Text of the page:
The NHTSA tracks and analyzes data from truck accidents across the country. The statistics provide location data and time information for fatal accidents as reported by law enforcement agencies.
The location and timing of truck accidents remain consistent, and includes:
- 26 percent occurred on interstate highways.
- 57 percent occurred in rural areas.
- 43 percent occurred in urban areas.
- 5 percent occurred in work zones.
- 75 percent occurred during the week.
- 71 percent occurred during the daylight hours.
How does a truck’s weight contribute to catastrophic injuries?
As the NHTSA’s Large Truck Safety Facts report explains, of the trucks involved in fatal crashes, 80 percent weighed 26,000 pounds or greater. When speed combines with weight, commercial trucks can generate forceful impacts that cause significant damage. The destruction a commercial truck is capable of causing is vividly apparent when a 26,000-pound truck collides with a much smaller car, pickup truck, motorcycle, or bicycle.
The average weight of a private passenger vehicle is around 4,000 pounds. Due to the significant weight difference, reinforced passenger compartments, airbags, and safety belts do little to protect passengers. A 26,000-pound vehicle can easily destroy a small vehicle causing serious injury to passengers, even at low speeds. Large truck accidents frequently cause life-threatening or fatal injuries. Survivors must manage life-altering limitations, permanent disabilities, high medical bills, and lost income.
What are underride and override accidents?
A side underride accident occurs when a small vehicle changes lanes and ends up underneath a semi-truck’s trailer. The trailer’s bottom sits high above the road surface, so a car can easily roll beneath it during a sideswipe incident. In this type of accident, the trailer sometimes crushes or penetrates the vehicle compartment. Underride accidents commonly cause serious and fatal injuries to vehicle occupants.
An override accident occurs when a vehicle collides with a large truck’s front end or the truck strikes a vehicle in the rear. The truck’s height allows it to ride over the smaller vehicle’s front or rear, often causing serious damage and injuries. Truckers can prevent both underride and override accidents by installing the appropriate underride guards.
Are truckers more prone to accidents?
When you examine national and regional accident statistics, you see that truckers are among the safest drivers on the road. NHTSA’s statistics show that trucks accounted for only 658 of the 5,222 motor vehicle accident fatalities.
However, truck accidents remain problematic for several reasons, including:
- One crash sometimes involves multiple vehicles.
- A truck’s weight contributes to the increased severity of the damage.
- A private passenger vehicle’s occupants often sustain severe or catastrophic injuries.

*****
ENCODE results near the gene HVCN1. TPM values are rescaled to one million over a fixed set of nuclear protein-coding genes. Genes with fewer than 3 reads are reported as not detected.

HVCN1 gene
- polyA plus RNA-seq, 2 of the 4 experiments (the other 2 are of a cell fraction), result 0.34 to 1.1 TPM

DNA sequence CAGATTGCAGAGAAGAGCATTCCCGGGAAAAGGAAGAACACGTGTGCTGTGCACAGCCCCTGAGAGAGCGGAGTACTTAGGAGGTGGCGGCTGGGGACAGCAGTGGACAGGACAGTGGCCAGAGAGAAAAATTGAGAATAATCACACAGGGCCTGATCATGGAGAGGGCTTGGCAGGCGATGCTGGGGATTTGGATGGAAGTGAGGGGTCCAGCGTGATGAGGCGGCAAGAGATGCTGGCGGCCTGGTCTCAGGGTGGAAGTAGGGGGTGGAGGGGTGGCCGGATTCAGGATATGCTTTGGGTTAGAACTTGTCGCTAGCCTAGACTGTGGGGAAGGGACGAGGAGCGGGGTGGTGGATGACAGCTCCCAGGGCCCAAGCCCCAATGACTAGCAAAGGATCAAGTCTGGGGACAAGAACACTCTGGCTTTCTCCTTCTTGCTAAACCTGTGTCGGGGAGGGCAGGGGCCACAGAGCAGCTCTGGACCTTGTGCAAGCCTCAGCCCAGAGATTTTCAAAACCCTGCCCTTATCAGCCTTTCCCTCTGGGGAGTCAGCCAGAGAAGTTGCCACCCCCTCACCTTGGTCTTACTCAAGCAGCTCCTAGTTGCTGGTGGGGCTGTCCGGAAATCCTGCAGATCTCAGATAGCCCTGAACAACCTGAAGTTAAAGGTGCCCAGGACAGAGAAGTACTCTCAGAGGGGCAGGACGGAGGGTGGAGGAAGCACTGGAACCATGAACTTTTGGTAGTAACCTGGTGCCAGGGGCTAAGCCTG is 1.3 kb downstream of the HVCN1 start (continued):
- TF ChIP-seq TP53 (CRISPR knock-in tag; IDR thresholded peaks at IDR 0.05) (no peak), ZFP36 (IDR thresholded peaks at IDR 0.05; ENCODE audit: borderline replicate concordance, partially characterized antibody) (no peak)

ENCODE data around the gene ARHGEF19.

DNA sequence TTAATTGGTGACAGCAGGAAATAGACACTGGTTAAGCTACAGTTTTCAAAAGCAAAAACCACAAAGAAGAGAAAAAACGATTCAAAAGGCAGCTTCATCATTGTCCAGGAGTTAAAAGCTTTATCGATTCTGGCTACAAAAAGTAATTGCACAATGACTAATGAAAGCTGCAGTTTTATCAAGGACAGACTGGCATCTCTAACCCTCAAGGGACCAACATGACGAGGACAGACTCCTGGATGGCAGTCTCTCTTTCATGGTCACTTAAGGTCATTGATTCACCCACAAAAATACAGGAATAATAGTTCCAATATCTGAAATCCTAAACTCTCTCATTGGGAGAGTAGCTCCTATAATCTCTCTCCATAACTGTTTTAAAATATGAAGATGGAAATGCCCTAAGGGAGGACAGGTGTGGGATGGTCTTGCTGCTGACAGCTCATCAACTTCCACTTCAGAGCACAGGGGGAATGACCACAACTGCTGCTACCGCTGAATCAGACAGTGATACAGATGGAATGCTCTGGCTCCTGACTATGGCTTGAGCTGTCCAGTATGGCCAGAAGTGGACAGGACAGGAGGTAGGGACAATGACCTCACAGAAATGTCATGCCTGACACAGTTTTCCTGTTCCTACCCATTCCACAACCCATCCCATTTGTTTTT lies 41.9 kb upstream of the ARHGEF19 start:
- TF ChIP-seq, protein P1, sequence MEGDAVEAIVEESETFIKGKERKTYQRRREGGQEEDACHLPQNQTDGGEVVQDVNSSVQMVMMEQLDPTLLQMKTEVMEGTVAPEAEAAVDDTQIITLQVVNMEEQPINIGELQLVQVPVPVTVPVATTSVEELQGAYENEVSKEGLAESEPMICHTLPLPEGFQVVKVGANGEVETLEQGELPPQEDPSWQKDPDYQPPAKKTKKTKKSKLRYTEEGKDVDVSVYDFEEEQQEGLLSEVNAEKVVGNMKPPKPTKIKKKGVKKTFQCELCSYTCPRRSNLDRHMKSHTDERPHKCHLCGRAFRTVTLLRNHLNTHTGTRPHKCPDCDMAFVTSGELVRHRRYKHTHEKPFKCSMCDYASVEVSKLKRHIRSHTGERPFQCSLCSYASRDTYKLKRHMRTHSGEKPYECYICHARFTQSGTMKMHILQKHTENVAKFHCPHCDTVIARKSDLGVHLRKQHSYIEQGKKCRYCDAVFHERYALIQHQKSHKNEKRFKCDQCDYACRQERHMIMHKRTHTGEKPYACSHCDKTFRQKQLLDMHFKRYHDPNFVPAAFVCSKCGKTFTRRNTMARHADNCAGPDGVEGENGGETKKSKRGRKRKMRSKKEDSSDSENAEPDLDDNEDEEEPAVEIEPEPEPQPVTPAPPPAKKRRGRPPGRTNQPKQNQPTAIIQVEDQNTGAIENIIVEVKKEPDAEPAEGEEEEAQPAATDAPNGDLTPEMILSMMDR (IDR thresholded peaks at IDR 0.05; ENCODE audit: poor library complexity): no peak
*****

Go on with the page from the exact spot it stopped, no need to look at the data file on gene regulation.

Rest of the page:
- When a truck is involved in a crash, the victim count is often higher.
- In truck accidents that occurred during 2018, 71 percent of the fatalities were in the other vehicle involved.
What is a large commercial truck?
The National Highway Transportation Safety Administration defines trucks based on their gross vehicle weight rating (GVWR). A large truck has a GVWR of 10,000 pounds or more, which represents the lower side of the weight range. The Texas Department of Motor Vehicles’ Permissible Weight Guidelines allows trucks loaded with cargo to weigh up to 80,000 pounds. Trucks on the higher end of the weight range must also meet specifications related to the vehicle’s length and number of axles. The state’s guidelines comply with federal regulations pertaining to the commercial trucking industry.
Does the “large truck” designation apply to other vehicles?
Many drivers associate the term large trucks with tractor-trailers and cargo trucks intended for long-distance distribution.
Trucks are assigned a vehicle class and weight to determine whether the truck is classified as a large truck or a heavy large truck.
- Class three trucks, 10,001 to 14,000 pounds: City delivery vans, walk-in vans.
- Class four trucks, 14,001 to 16,000 pounds: Commercial vans, landscape utility trucks.
- Class five trucks, 16,001 to 19,500 pounds: Bucket utility trucks, large delivery vans.
- Class six trucks, 19,501 to 26,000 pounds: Stake body trucks, beverage vans, single-axle vans.
- Class seven trucks, 26,001 to 33,000 pounds: Garbage trucks, large tow trucks, furniture trucks, and home fuel vehicles.
- Class eight trucks, over 33,001 pounds: Cement mixers, dump trucks, fire trucks.
Because commercial trucks are commonly spotted by everyday drivers, individuals may become comfortable sharing the roadways with them. Garbage trucks often drive slowly and carefully as they navigate local roads. Dump trucks drive cautiously when they’re loaded with gravel or construction materials. However, passenger car drivers should remain aware of the dangers associated with commercial truck collisions. Garbage and dump trucks frequently overturn due to weight distribution issues, and even minimal acceleration can increase their capacity to cause harm.
What do the truck accident statistics say?
Several agencies document, track, and analyze large truck accident data.
The Texas Department of Transportation’s commercial vehicle Crash Data Analysis and the NHTSA’s Traffic Safety Facts: Large Trucks provide the following insights from their truck accident data:
- In Texas, 39,193 commercial motor vehicle crashes occurred in 2019.
- Of the 3,610 accident fatalities in the state, 613 involved a commercial vehicle.
- In the McAllen area, 568 commercial vehicle crashes occurred, causing 354 confirmed or suspected injuries and 2 fatalities.
- Texas has more large truck-involved fatal accidents (658) than any other state.
- More truck drivers (137) in Texas sustained crash-related fatal injuries than in any other state.